Irish Nationwide and EBS to require larger cash injection
Watchdog factors in high unemployment and poor economic performance
Published 19/03/2010 | 05:00
The State will have to inject hundreds of millions of euro more than previously estimated into Irish Nationwide and EBS Building Society, as the financial watchdog concludes a 'stress test' of their non-NAMA loans.
Irish Nationwide had previously estimated that a €2bn bailout would be enough to stomach discounts on loans it is sending to the 'bad bank'. EBS had told its members that it would require up to €400m from taxpayers to see it through the NAMA process.
However, well-informed sources say the Financial Regulator, who is overseeing a large 'stress test' of the domestic banks' and building societies' mortgage loans, is factoring in much higher unemployment and poorer economic and property price figures than expected by most commentators.
This will result in the two building societies requiring hundreds of millions of euro more, sources say.
Matthew Elderfield, the new head of financial regulation, is also in intense discussions with the institutions about the levels of capital they will be expected to hold on their balance sheets in future -- both under stress and base scenarios.
The growing consensus in the financial markets is that banks will have to hit an 8pc equity tier one capital ratio -- a key gauge of their ability to withstand a shock loss -- over the coming years.
While the country's lenders hope that they will be given until 2012, or even 2014, to hit this target, the fear is that Mr Elderfield will demand that they reach it sooner than that.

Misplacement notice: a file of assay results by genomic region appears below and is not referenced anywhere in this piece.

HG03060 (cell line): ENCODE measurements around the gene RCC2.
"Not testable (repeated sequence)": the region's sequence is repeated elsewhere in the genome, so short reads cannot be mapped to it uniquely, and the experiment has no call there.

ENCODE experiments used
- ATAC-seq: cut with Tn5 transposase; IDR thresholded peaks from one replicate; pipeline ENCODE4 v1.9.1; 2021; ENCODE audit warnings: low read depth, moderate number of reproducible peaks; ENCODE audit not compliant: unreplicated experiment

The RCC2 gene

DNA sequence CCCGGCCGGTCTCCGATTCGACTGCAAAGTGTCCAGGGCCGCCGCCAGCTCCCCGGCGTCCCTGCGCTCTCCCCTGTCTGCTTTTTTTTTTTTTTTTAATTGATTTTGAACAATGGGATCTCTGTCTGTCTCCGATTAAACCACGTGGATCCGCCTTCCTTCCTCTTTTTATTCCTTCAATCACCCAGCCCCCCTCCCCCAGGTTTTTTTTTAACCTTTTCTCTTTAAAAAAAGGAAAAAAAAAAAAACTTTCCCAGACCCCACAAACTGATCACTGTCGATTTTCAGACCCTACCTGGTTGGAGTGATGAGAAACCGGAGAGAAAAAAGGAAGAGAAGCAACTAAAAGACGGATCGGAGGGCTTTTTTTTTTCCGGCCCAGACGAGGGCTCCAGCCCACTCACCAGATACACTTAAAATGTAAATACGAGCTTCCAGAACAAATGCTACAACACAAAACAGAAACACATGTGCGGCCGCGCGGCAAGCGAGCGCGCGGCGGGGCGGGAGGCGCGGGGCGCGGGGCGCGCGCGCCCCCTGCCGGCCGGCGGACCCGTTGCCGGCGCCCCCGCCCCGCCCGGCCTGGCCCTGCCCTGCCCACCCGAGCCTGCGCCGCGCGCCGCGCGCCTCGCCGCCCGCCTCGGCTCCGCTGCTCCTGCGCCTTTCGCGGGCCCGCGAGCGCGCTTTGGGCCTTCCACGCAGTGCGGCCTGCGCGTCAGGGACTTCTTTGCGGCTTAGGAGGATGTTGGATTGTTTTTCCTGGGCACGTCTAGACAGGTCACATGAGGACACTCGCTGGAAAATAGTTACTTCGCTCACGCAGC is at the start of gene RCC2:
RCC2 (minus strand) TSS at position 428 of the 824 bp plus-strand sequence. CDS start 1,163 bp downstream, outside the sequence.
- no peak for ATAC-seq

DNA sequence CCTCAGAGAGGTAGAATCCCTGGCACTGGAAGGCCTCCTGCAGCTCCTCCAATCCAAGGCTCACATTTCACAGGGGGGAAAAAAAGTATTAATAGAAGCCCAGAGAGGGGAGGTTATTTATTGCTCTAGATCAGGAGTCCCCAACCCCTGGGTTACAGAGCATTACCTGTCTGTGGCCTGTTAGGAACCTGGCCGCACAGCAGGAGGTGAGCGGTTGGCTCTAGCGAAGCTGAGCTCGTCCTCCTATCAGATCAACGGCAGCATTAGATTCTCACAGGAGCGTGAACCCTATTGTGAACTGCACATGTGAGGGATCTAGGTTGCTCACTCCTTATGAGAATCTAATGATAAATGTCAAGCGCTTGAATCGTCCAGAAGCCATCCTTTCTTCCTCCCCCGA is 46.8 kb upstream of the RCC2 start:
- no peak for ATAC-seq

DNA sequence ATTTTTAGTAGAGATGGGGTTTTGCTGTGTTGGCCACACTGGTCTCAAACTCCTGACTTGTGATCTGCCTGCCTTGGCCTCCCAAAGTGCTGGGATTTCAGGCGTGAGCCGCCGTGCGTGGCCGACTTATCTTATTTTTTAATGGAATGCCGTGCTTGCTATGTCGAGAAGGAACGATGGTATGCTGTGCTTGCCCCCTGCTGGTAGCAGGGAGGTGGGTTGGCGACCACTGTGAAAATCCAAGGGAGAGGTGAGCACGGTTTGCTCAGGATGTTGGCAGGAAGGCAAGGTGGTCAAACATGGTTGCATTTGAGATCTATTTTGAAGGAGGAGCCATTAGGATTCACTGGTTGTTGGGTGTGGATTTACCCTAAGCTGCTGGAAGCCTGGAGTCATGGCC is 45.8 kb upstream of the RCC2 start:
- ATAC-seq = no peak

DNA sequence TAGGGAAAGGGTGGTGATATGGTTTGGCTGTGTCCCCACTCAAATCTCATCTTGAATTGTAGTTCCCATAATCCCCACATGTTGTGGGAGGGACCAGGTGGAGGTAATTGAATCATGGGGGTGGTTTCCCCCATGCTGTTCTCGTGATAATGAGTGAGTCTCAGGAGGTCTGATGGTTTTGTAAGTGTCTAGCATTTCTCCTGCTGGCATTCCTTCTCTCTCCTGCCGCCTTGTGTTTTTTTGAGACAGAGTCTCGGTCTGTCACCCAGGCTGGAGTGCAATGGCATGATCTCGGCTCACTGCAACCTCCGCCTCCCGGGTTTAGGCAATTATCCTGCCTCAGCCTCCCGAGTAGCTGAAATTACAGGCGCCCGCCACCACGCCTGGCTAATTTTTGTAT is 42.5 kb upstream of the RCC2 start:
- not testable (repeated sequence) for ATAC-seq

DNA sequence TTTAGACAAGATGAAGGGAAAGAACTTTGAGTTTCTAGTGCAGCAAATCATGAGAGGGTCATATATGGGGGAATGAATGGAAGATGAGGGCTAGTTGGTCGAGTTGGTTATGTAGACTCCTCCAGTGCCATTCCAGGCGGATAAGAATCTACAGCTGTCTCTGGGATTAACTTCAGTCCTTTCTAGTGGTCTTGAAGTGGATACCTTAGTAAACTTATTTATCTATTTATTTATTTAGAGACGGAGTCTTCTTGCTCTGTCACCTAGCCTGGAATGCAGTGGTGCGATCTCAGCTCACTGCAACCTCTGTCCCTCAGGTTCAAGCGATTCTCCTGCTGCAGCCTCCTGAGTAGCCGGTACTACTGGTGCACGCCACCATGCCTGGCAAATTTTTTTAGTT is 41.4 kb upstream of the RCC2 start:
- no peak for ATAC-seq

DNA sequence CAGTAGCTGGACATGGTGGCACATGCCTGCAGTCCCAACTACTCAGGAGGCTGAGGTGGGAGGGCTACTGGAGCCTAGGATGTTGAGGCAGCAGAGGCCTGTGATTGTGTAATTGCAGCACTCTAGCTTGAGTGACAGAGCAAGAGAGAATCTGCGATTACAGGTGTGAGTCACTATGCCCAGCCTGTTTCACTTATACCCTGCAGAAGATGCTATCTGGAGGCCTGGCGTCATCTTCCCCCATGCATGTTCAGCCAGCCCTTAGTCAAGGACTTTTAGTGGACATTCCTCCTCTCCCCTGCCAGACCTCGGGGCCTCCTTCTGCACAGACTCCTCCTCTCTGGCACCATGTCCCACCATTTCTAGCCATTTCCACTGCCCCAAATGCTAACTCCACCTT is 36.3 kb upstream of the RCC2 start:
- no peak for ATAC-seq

The result of the stress test and the capital targets are expected to be unveiled by Finance Minister Brian Lenihan when he gives a pivotal statement next week on the future of the Irish banking system.
Analysts estimate that Allied Irish Banks would need to raise about €4bn to meet an equity ratio of more than 6pc and that Bank of Ireland would require about €2.5bn to reach the same level.
In his first public address, Mr Elderfield said the banks would be set a "prudent target capital requirement that is informed by emerging best practice internationally."
It is understood that the financial watchdog is being assisted by the Government's own banking adviser -- investment bank NM Rothschild -- and accountancy firm PricewaterhouseCoopers in its sweeping probe of worst-case impairments.
It is possible that the regulator will take his lead from his UK counterpart in coming up with a minimum capital requirement under a stress-test scenario.
The Financial Services Authority told British lenders to test their businesses for two more years of recession and prove that their equity capital does not fall below 4pc as a result.